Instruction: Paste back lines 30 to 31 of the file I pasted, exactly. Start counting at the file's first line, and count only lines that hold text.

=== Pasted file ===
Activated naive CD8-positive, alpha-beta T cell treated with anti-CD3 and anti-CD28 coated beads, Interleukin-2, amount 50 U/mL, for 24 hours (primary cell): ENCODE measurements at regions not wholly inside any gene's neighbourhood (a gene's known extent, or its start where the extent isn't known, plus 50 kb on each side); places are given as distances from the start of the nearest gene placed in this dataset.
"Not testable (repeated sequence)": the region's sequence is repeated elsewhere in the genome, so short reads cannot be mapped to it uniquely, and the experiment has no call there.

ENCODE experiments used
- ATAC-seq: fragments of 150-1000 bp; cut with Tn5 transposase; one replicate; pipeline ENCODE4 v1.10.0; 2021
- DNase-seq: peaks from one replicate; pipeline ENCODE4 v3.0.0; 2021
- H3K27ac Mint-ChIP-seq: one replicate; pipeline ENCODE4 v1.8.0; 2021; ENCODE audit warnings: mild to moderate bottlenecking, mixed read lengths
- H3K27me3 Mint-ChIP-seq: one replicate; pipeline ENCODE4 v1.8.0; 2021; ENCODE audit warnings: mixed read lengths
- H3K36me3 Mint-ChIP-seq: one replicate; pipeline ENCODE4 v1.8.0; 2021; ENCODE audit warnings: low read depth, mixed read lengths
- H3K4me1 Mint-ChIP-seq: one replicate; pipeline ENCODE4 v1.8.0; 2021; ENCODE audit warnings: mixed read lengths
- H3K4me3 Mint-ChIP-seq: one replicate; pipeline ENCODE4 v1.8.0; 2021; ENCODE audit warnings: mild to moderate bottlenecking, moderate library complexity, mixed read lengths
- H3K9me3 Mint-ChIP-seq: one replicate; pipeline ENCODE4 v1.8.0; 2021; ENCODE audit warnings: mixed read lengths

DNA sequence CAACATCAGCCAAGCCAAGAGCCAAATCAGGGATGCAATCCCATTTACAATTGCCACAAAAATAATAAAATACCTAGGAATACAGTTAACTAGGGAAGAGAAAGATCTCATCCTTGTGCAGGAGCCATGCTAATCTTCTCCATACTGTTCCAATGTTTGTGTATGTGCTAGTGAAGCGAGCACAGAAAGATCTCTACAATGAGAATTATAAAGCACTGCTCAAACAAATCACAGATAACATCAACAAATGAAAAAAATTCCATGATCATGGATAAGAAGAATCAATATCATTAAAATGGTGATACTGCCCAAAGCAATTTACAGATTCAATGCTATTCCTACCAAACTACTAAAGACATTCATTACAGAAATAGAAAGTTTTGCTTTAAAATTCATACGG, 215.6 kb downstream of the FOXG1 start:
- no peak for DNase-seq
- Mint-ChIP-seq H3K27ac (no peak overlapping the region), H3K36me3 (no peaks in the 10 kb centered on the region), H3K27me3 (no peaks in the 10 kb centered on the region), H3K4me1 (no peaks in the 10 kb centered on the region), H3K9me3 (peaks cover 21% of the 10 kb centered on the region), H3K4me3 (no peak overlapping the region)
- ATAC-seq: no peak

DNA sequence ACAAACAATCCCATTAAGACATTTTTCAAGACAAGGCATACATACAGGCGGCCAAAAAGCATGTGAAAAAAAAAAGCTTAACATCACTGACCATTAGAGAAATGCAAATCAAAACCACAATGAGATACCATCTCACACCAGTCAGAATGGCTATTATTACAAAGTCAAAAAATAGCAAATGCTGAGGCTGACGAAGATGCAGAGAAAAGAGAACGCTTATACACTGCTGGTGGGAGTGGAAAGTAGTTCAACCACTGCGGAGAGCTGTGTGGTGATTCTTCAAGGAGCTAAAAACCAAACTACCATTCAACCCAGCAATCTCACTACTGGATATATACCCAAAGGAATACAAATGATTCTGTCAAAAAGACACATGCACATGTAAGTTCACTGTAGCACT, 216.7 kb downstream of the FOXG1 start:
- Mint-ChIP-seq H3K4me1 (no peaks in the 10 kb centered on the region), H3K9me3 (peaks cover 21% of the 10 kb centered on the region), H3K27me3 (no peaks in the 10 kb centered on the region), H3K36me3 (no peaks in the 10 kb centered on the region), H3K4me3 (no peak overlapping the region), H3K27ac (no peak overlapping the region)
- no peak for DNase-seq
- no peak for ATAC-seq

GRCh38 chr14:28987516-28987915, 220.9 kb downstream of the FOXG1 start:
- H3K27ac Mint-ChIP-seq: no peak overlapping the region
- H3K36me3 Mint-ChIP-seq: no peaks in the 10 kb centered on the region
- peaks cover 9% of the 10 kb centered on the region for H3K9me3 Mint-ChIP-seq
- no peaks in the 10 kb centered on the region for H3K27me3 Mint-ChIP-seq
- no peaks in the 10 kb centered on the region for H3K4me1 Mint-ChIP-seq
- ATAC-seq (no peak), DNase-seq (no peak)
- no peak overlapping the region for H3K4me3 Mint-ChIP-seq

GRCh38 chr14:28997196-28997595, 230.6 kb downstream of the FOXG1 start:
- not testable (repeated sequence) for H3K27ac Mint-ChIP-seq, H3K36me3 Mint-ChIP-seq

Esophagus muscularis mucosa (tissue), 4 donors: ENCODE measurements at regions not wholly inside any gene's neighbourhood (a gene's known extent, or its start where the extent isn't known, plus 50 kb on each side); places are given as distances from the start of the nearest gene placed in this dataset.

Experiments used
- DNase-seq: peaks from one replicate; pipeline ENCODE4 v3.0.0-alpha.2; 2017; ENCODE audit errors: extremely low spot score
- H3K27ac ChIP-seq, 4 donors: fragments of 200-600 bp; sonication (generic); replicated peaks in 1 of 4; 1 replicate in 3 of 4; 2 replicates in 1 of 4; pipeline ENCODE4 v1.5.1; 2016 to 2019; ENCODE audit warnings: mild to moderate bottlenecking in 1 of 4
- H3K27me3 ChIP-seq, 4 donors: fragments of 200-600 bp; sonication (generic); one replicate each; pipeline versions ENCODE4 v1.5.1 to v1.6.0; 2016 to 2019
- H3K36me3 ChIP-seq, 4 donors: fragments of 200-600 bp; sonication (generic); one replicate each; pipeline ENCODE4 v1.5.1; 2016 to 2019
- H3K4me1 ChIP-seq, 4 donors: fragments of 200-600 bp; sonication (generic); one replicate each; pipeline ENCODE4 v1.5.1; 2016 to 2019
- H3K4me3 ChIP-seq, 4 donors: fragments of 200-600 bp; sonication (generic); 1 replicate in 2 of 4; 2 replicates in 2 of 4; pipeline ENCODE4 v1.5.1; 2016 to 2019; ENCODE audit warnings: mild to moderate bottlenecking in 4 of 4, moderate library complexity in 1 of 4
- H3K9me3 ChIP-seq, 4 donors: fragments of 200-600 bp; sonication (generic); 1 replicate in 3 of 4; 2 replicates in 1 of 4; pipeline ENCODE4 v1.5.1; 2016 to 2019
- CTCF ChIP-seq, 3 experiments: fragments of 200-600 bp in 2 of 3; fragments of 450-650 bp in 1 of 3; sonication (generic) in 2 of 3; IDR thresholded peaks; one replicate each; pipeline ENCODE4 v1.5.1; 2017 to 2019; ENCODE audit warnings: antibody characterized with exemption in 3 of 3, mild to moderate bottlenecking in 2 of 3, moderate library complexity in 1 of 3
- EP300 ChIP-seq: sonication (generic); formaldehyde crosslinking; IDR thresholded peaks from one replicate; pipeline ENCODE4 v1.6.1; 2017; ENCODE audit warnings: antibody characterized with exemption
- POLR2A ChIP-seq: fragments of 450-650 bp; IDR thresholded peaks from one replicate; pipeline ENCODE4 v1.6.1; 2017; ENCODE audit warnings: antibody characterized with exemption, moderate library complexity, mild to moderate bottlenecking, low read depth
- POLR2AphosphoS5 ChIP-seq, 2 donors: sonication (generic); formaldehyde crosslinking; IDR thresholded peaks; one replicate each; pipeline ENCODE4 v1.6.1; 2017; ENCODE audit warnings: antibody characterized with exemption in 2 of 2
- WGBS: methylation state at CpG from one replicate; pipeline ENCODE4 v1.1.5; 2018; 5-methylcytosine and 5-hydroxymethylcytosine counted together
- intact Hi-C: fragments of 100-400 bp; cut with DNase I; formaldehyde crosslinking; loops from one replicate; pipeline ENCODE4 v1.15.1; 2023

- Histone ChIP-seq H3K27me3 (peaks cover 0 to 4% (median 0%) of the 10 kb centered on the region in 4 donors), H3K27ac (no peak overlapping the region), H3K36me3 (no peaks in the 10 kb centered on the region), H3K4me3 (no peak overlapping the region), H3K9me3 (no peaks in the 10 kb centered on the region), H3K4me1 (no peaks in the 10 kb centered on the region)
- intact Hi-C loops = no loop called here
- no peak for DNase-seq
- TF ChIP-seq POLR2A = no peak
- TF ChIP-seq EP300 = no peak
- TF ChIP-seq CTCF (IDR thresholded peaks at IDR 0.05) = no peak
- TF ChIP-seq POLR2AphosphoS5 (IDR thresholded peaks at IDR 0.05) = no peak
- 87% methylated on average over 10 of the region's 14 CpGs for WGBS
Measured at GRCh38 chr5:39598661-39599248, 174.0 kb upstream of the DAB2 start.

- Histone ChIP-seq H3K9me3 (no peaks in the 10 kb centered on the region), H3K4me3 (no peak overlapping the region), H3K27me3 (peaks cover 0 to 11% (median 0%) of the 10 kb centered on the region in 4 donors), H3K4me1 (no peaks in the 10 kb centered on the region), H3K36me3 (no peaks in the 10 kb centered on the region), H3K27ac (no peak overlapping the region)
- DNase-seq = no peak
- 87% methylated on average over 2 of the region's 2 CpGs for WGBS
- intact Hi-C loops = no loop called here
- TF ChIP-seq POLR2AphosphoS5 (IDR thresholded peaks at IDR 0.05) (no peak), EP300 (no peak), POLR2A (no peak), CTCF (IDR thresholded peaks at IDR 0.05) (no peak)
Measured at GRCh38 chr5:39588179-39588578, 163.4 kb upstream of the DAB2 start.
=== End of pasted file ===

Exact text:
Esophagus muscularis mucosa (tissue), 4 donors: ENCODE measurements at regions not wholly inside any gene's neighbourhood (a gene's known extent, or its start where the extent isn't known, plus 50 kb on each side); places are given as distances from the start of the nearest gene placed in this dataset.

Experiments used